Alt A: And of course, we can’t talk about this without talking about being forced off the screen. Without having to relive that fully, when you look back on that now, what is your emotion?
Barbara: Well, I’m able to now say that it was good in the long term because of everything that’s happened after then for British journalism and even for my life. Because although it was very sad and very depressing to lose my job because of racism at the time, there was nothing I could do about it. Today, there would be organizations I could appeal to. People like you would get on the air and say, “No, how is this happening?”.In fact, the Race Relations Act had just been passed in Parliament, but that meant nothing to the producers of the program. They didn’t say, “No, we can’t fire her, even though you tell us to do that”, they just said, “Oh, the viewers don’t like you, so we have to do what the viewers say”. And that was that.
But today, so many journalists have used that door that I broke open, and walked through and done great things without any racism or without much racism, because I’m sure it’s never disappeared. It’ll always pop up its ugly head. But it’s been a door that’s been an opening for Black journalists and especially Black women. I’m glad to say it looks like there are more Black women journalists on the visual media, than even men.
So, 50 years later, I can look back with a positive outlook. The Press Gazette named a Journalism Award in my name, which lasted a couple of years and that was good, that was recognition. That made lemonade out of the lemons of my experience. But at the time, it was awful because I do remember being ashamed to tell my friends I’d lost the job because they were so proud of me. A lot of the people I’d been meeting went into television. I mean, people like Eric Idle used to come around to my flat and I would cook spaghetti Bolognese for him. And they were all doing well in their jobs and suddenly I’d lost mine. For nine months I’d been somebody and then I wasn’t. So, it was sad, and it was embarrassing, and it was awful. But we’ve lived through so many sad things in our lives all for the next thing that’s to happen, because otherwise I’d still be there in England as an old lady. And I’m here in Jamaica as an old lady. The weather’s beautiful, I can go to the beach tomorrow, I’m okay, I live in a decent house. You know, life works itself out if you keep a positive outlook. And I’ve been able to do that. I wake up every day and say, what good thing’s gonna happen to me today?
ALT A: So, talking about good things, when you went back to Jamaica, you discovered Rastafari, how did that enrich your life?
Barbara: Well, it’s Rasta that made me go back to Jamaica because, I got asked by Chris Blackwell to do the PR for a film he and Perry Henzell had made, which was Jamaica’s first feature film ‘The Harder They Come’, which is famous even today and has just had a 50th birthday party. It’s still one of the most important things that’s ever happened to Jamaica, like Bob Marley and Usain Bolt. And watching the film, I learned about my Black culture that I really didn’t know about before. I didn’t know about reggae, although I knew Jimmy Cliff and Millie, but they weren’t reggae stars. I definitely didn’t know about Rasta. And when that Rasta man came out of the water and flung his locks up, I just said, What’s that? I wanted to know. And the whole film, it was about Rasta culture, because that’s why they were selling ganja and that’s why they used ganja. It was their religious sacrament. I knew in London we smoked it, but this was their religion. I wanted to know, I needed to know what that was all about. And when the film took me back to Jamaica for the premiere, which was the greatest party of my life, I just saw my country in a new way, and I saw all the negatives of British racism as something that I needed to get away from. And here was the door opening for me, so I came back to Jamaica to find out what this Rasta thing was all about. And I’m still here.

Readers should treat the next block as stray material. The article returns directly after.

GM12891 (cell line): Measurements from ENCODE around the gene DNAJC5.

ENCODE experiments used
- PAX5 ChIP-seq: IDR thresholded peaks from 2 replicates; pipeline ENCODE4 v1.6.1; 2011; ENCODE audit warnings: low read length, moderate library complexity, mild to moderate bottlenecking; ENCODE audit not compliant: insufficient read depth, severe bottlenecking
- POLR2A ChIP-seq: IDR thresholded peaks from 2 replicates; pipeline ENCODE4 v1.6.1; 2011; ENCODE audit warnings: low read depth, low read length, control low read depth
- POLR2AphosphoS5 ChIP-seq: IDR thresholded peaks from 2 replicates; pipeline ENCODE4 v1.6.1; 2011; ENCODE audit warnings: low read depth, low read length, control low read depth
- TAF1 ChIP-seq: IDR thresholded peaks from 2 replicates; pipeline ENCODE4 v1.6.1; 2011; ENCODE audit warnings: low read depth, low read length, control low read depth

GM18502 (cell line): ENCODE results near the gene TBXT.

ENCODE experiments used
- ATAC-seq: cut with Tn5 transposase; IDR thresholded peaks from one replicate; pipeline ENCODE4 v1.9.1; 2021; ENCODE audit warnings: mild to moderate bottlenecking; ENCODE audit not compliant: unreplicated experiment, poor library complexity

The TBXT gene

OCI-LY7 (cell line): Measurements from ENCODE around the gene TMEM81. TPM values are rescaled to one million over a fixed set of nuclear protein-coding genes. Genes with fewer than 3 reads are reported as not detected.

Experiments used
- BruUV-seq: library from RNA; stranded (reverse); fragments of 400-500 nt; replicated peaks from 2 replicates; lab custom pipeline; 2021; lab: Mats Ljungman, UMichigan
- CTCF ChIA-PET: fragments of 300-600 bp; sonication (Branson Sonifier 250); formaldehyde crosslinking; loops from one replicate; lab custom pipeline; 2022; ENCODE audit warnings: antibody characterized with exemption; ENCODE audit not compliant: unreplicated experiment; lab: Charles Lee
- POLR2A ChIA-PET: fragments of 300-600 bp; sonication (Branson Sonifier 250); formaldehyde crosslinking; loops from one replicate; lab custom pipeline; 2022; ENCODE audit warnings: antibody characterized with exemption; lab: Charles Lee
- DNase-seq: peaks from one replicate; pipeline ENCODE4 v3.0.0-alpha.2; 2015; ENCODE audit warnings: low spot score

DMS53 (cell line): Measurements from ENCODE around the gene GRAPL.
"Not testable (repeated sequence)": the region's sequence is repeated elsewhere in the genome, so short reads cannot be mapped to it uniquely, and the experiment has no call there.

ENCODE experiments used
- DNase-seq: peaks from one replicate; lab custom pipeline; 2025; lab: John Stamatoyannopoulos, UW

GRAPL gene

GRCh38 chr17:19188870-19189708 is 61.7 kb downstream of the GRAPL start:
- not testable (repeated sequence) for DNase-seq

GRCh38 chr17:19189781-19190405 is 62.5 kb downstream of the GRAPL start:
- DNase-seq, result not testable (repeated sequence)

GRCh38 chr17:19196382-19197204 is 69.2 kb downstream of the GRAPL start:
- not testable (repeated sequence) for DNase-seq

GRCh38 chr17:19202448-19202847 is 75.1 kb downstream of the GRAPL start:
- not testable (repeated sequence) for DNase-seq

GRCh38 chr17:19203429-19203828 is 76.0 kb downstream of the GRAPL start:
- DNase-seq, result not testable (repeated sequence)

Alt A: Just to touch upon something you’ve just said, a lot of young Jamaicans are more likely to leave. What would you say to that generation in terms of staying in the country and adding to the culture and enriching the culture like you have done?
Barbara: Yes, we all wanted to leave. We’re a small island. After you’ve driven around it a few times, you’ve figured it out. Then we wonder,“What does America look like, that I see on TV all the time, or England or France or anywhere in Africa”. So, we want to venture out, and a lot of Jamaicans live abroad. They say as many live abroad as on the island. But our love for Jamaica is so strong that we know we must help make Jamaica be greater. And when we read about how great Bob Marley is still, 40 years after he died he’s still so famous that they just made a movie about him.They just unveiled a new statue of Usain Bolt in Florida this weekend he is still the greatest athlete, nobody has superseded his achievements.
When we look at things like that and we see how great our little country is, it inspires us to keep trying to make it better, even if better means working in America so we can send money back to Jamaica so that our friends’ children and our children can go to better schools and get better jobs and build better houses. We do that. I see this is Windrush year, and the celebrations have all been happening while at the same time, the racism hasn’t changed. And I keep thinking, why don’t you all come home? Why don’t you all return to Jamaica? A lot of people do. I just got invited to do an interview with a couple. The husband wanted to stay in England, but the wife wants to come back to Jamaica. And I’m sure those questions are happening all through the Black community in Britain, every time racism makes it unpleasant to keep living in England.